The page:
Q: How did Benedict XVI’s visit to the United States in April affect you?
Archbishop Naumann: Pope Benedict’s visit was an extraordinary experience. He exceeded in every way my hopes and expectations for the visit. It was beautiful to see firsthand the warm and positive response that the Pope received from not only Catholics, but from all Americans, in both Washington and New York.
Pope Benedict presented himself as a loving and gentle shepherd who spoke the truth with love, serenity and authority. The youth rally in New York was truly extraordinary. It was beautiful to see the young people’s enthusiastic reaction to the Holy Father’s presence, as well as his response to their affection by challenging them to live heroic lives of faith.
The last night of the visit, I was watching a panel discussion on one of the news stations evaluating the Holy Father’s visit. A Jewish member of the panel said that you would have to give the College of Cardinals high marks in the selection of the last two Popes. He said that both Pope Benedict XVI and Pope John Paul II were extraordinary leaders not just because of their remarkable intelligence and learning, but because of their integrity. They lived what they preached.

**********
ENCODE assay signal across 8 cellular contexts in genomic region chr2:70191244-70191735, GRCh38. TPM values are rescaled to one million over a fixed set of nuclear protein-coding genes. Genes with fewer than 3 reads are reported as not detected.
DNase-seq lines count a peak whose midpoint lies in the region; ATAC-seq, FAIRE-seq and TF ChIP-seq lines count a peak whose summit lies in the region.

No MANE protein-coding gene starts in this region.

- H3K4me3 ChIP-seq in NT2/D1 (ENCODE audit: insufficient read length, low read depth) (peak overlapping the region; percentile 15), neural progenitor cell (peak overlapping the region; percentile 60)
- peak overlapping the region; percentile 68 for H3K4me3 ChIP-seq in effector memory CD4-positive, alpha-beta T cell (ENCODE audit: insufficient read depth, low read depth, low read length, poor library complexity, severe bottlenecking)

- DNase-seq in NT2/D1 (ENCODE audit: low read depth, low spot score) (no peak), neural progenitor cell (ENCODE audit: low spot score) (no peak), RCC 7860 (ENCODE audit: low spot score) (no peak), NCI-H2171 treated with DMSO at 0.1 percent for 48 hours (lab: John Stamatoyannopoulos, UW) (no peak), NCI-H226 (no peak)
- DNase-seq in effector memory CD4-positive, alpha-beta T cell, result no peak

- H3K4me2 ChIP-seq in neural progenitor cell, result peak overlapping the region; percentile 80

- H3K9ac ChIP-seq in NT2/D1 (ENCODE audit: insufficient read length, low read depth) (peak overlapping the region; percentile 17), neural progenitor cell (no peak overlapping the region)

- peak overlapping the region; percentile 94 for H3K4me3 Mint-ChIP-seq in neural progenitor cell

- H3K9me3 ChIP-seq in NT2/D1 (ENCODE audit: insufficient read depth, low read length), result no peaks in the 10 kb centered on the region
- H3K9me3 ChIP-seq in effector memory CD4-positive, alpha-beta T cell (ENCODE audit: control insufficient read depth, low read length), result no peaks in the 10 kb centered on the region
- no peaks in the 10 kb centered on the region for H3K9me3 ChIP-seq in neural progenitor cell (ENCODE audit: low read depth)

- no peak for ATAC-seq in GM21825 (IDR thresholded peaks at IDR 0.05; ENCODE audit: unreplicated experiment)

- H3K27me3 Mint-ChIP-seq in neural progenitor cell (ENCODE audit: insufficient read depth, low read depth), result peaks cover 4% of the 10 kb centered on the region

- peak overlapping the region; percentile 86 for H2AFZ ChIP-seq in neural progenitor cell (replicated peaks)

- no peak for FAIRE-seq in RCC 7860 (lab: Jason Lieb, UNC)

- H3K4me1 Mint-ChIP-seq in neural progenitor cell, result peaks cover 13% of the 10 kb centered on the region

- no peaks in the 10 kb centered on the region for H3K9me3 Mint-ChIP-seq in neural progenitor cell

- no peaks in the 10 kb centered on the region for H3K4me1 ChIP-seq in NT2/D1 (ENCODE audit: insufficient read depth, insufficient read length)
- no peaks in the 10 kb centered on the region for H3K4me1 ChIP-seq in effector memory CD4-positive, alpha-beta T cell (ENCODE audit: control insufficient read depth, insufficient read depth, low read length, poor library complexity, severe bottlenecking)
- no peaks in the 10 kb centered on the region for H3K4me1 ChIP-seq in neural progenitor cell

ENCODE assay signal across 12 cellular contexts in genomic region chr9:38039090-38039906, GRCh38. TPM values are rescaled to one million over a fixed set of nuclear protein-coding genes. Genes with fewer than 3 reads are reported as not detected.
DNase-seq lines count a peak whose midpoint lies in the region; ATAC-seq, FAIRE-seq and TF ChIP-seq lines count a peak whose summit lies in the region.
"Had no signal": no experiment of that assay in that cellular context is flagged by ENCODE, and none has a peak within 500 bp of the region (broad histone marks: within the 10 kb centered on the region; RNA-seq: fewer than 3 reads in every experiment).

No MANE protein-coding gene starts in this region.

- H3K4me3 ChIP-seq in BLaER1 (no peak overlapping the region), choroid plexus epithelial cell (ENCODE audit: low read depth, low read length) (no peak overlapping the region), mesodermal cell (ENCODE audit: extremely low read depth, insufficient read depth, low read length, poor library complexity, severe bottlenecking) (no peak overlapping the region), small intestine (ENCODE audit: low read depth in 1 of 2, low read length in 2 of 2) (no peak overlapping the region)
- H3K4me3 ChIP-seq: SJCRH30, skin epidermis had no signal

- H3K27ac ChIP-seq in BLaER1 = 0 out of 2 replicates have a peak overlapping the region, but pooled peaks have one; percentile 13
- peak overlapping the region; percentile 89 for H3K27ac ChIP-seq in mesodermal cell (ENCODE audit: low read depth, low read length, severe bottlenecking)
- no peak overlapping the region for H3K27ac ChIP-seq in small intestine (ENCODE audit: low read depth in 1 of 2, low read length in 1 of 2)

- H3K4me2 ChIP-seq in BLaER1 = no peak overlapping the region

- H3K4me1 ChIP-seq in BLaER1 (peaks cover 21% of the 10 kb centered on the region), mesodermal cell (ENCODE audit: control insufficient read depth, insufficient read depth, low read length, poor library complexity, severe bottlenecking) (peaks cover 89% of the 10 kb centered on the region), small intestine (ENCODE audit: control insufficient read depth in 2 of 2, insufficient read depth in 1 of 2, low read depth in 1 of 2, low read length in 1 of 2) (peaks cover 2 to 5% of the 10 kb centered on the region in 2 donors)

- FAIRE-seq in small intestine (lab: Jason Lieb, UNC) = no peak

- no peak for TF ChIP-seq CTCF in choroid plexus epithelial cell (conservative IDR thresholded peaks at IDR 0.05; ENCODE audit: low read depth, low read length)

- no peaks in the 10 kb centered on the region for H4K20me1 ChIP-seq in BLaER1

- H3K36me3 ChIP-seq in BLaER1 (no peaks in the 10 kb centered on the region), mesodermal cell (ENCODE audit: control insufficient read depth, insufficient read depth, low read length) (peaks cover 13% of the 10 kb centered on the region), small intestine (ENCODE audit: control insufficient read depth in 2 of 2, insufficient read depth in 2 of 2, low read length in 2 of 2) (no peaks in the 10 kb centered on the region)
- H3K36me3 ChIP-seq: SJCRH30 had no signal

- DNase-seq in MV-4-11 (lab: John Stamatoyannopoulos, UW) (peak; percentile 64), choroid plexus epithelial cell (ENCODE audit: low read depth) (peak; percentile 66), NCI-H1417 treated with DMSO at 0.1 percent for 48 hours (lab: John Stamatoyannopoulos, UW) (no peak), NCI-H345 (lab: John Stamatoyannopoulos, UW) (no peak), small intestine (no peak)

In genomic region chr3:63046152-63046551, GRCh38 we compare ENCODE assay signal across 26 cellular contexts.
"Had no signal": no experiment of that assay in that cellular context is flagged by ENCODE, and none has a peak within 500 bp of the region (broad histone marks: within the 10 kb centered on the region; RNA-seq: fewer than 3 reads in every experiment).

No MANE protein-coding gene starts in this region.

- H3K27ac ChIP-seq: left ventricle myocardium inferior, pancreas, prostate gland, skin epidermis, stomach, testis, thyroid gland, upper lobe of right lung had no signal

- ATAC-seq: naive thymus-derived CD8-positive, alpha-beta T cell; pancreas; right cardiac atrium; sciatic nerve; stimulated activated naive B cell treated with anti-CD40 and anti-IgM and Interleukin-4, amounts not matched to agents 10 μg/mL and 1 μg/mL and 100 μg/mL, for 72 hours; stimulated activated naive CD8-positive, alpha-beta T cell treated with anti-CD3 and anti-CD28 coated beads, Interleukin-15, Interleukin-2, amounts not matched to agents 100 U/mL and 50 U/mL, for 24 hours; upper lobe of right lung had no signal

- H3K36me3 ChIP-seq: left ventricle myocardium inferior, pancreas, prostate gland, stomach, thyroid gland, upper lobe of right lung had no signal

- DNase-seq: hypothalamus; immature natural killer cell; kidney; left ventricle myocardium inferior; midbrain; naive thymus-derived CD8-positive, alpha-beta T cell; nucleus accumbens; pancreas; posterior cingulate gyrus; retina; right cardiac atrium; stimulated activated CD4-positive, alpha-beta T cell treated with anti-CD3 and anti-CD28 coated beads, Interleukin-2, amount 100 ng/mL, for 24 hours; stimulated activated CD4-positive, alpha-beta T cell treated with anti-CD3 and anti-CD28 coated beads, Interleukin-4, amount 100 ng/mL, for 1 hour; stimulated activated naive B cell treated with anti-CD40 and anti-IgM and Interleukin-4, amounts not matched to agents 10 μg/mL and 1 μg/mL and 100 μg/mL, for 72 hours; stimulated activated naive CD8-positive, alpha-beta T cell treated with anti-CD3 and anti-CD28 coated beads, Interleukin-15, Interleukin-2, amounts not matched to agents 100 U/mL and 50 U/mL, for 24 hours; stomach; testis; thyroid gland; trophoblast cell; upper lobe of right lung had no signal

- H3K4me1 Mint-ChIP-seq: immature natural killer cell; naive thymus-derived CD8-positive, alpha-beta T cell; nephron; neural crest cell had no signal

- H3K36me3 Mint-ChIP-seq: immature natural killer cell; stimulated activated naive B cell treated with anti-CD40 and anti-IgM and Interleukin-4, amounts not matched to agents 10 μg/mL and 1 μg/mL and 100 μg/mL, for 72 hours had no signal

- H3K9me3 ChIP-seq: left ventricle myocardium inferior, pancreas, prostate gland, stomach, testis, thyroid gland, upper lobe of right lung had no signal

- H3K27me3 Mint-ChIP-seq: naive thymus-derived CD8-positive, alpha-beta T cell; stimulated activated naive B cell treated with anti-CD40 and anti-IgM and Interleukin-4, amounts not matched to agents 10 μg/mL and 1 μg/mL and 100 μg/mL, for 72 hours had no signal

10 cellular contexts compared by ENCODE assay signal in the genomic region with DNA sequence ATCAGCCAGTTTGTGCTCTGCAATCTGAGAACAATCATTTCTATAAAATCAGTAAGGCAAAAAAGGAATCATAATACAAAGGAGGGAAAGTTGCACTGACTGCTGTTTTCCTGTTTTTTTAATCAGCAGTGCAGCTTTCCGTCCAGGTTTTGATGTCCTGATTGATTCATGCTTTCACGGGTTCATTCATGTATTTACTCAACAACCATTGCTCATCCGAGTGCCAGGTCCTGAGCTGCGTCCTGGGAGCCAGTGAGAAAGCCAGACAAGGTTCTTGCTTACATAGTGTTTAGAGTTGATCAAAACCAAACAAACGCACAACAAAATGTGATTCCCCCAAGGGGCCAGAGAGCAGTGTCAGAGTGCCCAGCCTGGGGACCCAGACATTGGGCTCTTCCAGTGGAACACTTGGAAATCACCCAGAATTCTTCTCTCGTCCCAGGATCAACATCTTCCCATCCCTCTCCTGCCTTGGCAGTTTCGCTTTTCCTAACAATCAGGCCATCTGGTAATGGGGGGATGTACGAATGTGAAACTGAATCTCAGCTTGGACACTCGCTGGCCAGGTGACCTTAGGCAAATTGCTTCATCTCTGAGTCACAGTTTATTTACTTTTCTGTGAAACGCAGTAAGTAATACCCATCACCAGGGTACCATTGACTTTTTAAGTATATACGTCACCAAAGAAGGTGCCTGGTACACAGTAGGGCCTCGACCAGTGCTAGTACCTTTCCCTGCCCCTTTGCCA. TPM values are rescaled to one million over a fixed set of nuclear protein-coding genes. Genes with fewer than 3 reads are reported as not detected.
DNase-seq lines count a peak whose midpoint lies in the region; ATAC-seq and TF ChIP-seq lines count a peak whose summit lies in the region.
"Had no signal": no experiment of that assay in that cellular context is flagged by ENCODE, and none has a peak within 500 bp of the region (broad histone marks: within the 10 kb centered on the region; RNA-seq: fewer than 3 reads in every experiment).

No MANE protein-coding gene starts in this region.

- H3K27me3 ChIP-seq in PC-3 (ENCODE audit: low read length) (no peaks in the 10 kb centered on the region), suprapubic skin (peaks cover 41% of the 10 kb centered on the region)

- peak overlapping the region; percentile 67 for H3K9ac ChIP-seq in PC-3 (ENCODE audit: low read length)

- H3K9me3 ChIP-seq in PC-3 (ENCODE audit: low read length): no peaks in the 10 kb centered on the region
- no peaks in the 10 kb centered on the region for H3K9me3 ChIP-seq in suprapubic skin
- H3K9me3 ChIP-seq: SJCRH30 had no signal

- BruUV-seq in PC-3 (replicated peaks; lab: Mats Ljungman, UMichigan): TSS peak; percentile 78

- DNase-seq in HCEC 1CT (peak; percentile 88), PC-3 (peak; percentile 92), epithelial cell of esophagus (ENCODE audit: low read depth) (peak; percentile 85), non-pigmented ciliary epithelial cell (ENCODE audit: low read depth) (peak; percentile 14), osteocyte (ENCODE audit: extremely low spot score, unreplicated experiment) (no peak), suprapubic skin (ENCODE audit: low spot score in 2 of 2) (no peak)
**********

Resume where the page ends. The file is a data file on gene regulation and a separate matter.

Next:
He suggested wryly maybe our country should look into this model for selecting leadership.
Q: Your Excellency, do you believe that the United States could be making a sharp turn toward secularism — following the lead of Canada or Western Europe?
Archbishop Naumann: I do not believe that we have to take a fatalistic view and simply concede that we will inevitably go the same route as Western Europe or Canada. I think there are different dynamics in the make-up of the United States.
However, Europe and Canada are sober reminders of what could happen if the Church and all people of faith are not vigilant. Of course, the Church, in its beginning, found itself in a hostile society and throughout history and in some parts of the world today, the Church has to keep the light of truth burning in difficult cultural environments.
There are those who are constantly trying to write the obituary of the pro-life movement. I remember in the mid-1980’s a television commentator reporting on the huge crowd at the annual March for Life as the “dying gasp” of the movement. It is 20 years later and the pro-life movement is growing stronger and younger.